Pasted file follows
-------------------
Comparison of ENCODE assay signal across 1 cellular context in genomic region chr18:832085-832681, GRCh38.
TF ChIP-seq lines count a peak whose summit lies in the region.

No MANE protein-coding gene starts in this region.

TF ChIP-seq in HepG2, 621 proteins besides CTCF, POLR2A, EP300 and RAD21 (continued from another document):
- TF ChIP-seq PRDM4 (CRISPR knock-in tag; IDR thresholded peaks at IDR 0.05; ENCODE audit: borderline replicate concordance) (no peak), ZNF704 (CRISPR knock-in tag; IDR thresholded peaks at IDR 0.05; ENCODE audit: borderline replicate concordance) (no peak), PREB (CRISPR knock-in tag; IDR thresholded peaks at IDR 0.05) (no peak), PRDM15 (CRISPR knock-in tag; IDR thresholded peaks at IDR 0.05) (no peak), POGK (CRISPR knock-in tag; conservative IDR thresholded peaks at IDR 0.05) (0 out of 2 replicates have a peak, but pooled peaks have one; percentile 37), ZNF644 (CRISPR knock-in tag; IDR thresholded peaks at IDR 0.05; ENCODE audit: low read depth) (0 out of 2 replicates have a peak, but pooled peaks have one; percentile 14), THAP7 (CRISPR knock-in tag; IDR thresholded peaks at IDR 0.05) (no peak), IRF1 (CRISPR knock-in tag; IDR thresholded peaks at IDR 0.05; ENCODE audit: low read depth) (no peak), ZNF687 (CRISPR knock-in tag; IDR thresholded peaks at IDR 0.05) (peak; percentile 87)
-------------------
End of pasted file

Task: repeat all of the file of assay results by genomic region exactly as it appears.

Comparison of ENCODE assay signal across 1 cellular context in genomic region chr18:832085-832681, GRCh38.
TF ChIP-seq lines count a peak whose summit lies in the region.

No MANE protein-coding gene starts in this region.

TF ChIP-seq in HepG2, 621 proteins besides CTCF, POLR2A, EP300 and RAD21 (continued from another document):
- TF ChIP-seq PRDM4 (CRISPR knock-in tag; IDR thresholded peaks at IDR 0.05; ENCODE audit: borderline replicate concordance) (no peak), ZNF704 (CRISPR knock-in tag; IDR thresholded peaks at IDR 0.05; ENCODE audit: borderline replicate concordance) (no peak), PREB (CRISPR knock-in tag; IDR thresholded peaks at IDR 0.05) (no peak), PRDM15 (CRISPR knock-in tag; IDR thresholded peaks at IDR 0.05) (no peak), POGK (CRISPR knock-in tag; conservative IDR thresholded peaks at IDR 0.05) (0 out of 2 replicates have a peak, but pooled peaks have one; percentile 37), ZNF644 (CRISPR knock-in tag; IDR thresholded peaks at IDR 0.05; ENCODE audit: low read depth) (0 out of 2 replicates have a peak, but pooled peaks have one; percentile 14), THAP7 (CRISPR knock-in tag; IDR thresholded peaks at IDR 0.05) (no peak), IRF1 (CRISPR knock-in tag; IDR thresholded peaks at IDR 0.05; ENCODE audit: low read depth) (no peak), ZNF687 (CRISPR knock-in tag; IDR thresholded peaks at IDR 0.05) (peak; percentile 87)